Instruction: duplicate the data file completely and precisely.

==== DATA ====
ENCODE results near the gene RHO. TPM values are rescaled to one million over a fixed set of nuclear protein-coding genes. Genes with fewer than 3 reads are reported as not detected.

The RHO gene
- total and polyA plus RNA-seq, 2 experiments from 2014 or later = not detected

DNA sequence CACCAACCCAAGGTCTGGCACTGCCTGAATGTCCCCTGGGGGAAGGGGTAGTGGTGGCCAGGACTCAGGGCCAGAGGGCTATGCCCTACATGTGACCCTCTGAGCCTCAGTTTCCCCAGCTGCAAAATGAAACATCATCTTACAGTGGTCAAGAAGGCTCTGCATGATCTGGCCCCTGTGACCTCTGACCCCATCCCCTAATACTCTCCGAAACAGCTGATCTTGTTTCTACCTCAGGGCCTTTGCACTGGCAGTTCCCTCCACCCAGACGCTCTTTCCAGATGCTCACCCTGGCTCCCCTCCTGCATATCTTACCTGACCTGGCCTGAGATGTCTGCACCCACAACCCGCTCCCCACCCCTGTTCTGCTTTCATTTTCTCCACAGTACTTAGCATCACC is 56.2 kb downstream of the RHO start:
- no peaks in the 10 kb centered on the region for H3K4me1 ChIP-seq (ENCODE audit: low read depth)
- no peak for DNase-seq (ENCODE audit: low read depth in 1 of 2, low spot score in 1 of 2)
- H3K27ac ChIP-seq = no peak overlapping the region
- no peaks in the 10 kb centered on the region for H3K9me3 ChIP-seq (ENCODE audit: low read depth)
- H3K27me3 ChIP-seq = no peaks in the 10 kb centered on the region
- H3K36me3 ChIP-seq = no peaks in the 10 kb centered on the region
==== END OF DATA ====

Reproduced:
ENCODE results near the gene RHO. TPM values are rescaled to one million over a fixed set of nuclear protein-coding genes. Genes with fewer than 3 reads are reported as not detected.

The RHO gene
- total and polyA plus RNA-seq, 2 experiments from 2014 or later = not detected

DNA sequence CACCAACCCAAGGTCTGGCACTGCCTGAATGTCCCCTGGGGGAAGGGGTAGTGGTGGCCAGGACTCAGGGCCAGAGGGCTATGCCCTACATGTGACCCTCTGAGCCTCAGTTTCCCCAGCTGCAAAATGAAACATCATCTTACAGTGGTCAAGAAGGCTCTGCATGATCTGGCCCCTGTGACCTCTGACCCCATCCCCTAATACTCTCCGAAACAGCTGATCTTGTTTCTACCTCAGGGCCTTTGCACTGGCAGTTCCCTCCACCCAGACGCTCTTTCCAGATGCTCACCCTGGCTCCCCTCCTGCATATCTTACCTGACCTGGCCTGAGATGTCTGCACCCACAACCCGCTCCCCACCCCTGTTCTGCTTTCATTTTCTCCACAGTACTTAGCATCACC is 56.2 kb downstream of the RHO start:
- no peaks in the 10 kb centered on the region for H3K4me1 ChIP-seq (ENCODE audit: low read depth)
- no peak for DNase-seq (ENCODE audit: low read depth in 1 of 2, low spot score in 1 of 2)
- H3K27ac ChIP-seq = no peak overlapping the region
- no peaks in the 10 kb centered on the region for H3K9me3 ChIP-seq (ENCODE audit: low read depth)
- H3K27me3 ChIP-seq = no peaks in the 10 kb centered on the region
- H3K36me3 ChIP-seq = no peaks in the 10 kb centered on the region